For women living with metastatic breast cancer 'what if' discussions can be confronting particularly relating to questions of losing independence, sickness or end of life. In this video Professor Turner encourages those conversations and explains how to cope with the uncertainty that comes with a metastatic diagnosis.

Seeking personalised support. Professor Jane Turner.

An important point in this video is that support, whether medical, physical or emotional, is personal. Professor Turner shares her thoughts on professional support and in particular on how vital it is for women to ensure they are getting the support they want and need.

The 'capable woman syndrome'. Professor Jane Turner.

An important point in this video is that support, whether medical, physical or emotional, is personal. Professor Turner shares her thoughts on professional support and in particular on how vital it is for women to ensure they are getting the support they want and need.

Don't be afraid to ask for help. Professor Jane Turner.

This video sees Professor Turner articulating the complex relationship between giving and receiving help. Particularly as it relates to women generally being reluctant to ask for help in a direct and forthright way.

Working toward a healthy mind. Professor Jane Turner.

Professor Turner presents three forms of mindfulness therapy which require a conscious engagement and dismissal of negative or worrying thoughts. Acceptance and Commitment Therapy, Detached Mindfulness and Threat Monitoring are all tools to support women living with metastatic breast cancer, their families and society in general.

Depleted energy and the box of tissues analogy. Professor Jane Turner.

In this video, Professor Turner uses an analogy of a box of tissues to explain how quickly energy is depleted when someone tries to do everything themselves rather than asking a friend or family member for support.

Children and Resilience. Professor Jane Turner.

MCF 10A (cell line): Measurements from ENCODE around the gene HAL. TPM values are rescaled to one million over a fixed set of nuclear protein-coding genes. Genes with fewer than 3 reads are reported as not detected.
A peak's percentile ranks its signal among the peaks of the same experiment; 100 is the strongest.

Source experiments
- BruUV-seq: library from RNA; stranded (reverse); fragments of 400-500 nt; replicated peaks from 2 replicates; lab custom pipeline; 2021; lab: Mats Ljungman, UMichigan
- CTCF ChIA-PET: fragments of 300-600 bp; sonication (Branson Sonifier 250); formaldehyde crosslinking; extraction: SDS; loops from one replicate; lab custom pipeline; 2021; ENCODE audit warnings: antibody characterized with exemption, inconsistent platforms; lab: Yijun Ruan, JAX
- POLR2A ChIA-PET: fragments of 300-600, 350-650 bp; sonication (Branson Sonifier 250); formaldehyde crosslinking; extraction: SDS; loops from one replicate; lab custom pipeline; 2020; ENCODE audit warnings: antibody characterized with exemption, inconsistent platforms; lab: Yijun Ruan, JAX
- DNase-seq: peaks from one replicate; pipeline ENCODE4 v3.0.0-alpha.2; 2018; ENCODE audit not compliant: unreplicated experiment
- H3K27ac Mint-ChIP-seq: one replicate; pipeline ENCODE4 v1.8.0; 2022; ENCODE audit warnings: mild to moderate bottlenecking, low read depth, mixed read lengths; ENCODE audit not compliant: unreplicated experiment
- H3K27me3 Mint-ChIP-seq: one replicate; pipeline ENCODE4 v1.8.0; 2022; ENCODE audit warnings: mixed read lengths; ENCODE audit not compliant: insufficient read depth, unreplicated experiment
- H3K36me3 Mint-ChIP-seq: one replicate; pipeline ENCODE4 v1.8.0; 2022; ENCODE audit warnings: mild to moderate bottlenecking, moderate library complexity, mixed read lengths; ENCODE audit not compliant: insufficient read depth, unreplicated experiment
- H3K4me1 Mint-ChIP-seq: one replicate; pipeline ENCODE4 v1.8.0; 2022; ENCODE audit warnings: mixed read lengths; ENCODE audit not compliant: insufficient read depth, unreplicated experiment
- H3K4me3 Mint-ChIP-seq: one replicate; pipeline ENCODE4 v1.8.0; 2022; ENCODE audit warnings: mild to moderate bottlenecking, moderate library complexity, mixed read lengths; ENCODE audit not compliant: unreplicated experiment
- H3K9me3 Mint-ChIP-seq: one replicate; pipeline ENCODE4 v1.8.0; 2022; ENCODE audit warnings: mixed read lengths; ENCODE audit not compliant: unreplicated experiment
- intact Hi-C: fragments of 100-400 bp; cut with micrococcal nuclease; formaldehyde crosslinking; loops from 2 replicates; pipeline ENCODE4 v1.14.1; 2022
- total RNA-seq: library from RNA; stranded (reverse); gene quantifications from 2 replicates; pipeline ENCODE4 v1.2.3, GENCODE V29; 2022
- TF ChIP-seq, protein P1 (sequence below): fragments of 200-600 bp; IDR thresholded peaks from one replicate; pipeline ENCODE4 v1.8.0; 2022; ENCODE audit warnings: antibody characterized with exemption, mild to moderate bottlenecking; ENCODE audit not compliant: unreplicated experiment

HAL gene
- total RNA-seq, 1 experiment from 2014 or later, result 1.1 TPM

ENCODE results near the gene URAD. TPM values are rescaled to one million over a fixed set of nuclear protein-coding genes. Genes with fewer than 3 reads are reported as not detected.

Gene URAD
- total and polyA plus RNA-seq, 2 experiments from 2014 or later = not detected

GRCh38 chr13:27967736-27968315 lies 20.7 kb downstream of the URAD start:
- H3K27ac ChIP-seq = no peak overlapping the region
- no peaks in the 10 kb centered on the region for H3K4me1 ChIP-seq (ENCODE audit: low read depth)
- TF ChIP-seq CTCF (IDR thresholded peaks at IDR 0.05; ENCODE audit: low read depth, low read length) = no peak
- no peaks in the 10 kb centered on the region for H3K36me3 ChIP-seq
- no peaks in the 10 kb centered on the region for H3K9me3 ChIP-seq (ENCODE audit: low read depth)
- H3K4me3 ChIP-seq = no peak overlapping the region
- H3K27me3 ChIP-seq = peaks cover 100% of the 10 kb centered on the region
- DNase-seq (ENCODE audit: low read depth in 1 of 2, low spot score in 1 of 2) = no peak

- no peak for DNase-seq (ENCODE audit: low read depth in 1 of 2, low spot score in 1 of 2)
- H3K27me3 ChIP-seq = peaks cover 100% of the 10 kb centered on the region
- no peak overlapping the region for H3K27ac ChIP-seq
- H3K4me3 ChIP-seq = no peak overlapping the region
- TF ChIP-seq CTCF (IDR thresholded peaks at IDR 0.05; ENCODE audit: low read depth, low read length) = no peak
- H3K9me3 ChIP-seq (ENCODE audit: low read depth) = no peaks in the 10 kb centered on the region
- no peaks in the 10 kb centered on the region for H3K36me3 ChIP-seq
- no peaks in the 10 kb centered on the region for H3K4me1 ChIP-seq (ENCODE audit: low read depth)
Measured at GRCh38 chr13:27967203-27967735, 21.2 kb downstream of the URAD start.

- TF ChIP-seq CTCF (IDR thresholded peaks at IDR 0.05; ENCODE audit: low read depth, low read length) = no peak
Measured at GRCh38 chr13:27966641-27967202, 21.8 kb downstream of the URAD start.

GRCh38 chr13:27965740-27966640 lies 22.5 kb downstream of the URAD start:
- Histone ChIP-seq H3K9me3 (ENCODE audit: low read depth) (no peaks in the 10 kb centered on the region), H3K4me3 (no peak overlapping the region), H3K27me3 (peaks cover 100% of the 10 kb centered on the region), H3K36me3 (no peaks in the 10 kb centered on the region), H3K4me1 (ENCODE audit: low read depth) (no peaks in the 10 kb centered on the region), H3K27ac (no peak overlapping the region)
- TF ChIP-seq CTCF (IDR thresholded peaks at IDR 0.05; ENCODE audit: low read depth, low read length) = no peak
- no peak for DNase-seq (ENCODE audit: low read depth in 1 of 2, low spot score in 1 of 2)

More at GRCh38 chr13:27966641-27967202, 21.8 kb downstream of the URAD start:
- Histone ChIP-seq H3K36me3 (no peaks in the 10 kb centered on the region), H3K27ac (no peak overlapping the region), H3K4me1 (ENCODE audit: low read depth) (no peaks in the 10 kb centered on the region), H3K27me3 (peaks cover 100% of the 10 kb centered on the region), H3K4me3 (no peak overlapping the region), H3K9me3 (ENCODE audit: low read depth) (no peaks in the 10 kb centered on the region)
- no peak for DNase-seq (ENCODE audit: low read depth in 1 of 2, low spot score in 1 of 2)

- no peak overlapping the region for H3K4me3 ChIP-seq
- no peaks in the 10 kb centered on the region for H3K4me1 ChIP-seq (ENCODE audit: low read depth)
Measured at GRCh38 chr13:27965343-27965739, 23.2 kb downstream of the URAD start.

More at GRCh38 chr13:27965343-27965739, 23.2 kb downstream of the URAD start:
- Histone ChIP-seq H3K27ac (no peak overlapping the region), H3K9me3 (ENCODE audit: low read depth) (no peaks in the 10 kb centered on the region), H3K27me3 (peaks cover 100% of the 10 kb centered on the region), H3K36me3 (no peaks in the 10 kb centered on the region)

Worry about the effect of the diagnosis on children and grandchildren is a very real and prominent issue for women diagnosed with metastatic breast cancer. In this video Professor Turner explains the potential effect on children by trying to protect them from what is a very real experience for their parent or grandparent. In it she discusses resilience associated with trauma.

The need for doctors to communicate. Professor Jane Turner.

Professor Turner discusses the variability amongst doctors and others to talk explicitly about a women’s prognosis. In the video she explains why she thinks this is so, particularly in the case of metastatic cancers.

Relationships with friends. Professor Jane Turner.

In this video, Professor Turner shares her insights into how and why relationships often change after someone is diagnosed with a metastatic disease. In it, she provides tools to understand and navigate the changing friendship.

Taking control. Professor Jane Turner.

‘’You should drink celery juice and you will feel amazing'”- unsolicited advice about vitamins and herbs will not be something new to most women living with metastatic breast cancer. In this video Professor Turner talks about how to avoid being a passive recipient of this 'advice'. She also shares her thoughts on the 'About Herbs' app from Memorial Sloane Kettering in New York.

The relationship between stress and cancer. Professor Jane Turner.

In this video from Professor Jane Turner, she discusses the often-cited relationship between stress and cancer. She discusses research outcomes that debunk stress as a primary factor contributing to cancer. In the video Professor Turner also shares her frustration at the avoidance by society and the media in dealing with what is a reality for many women receiving a terminal diagnosis.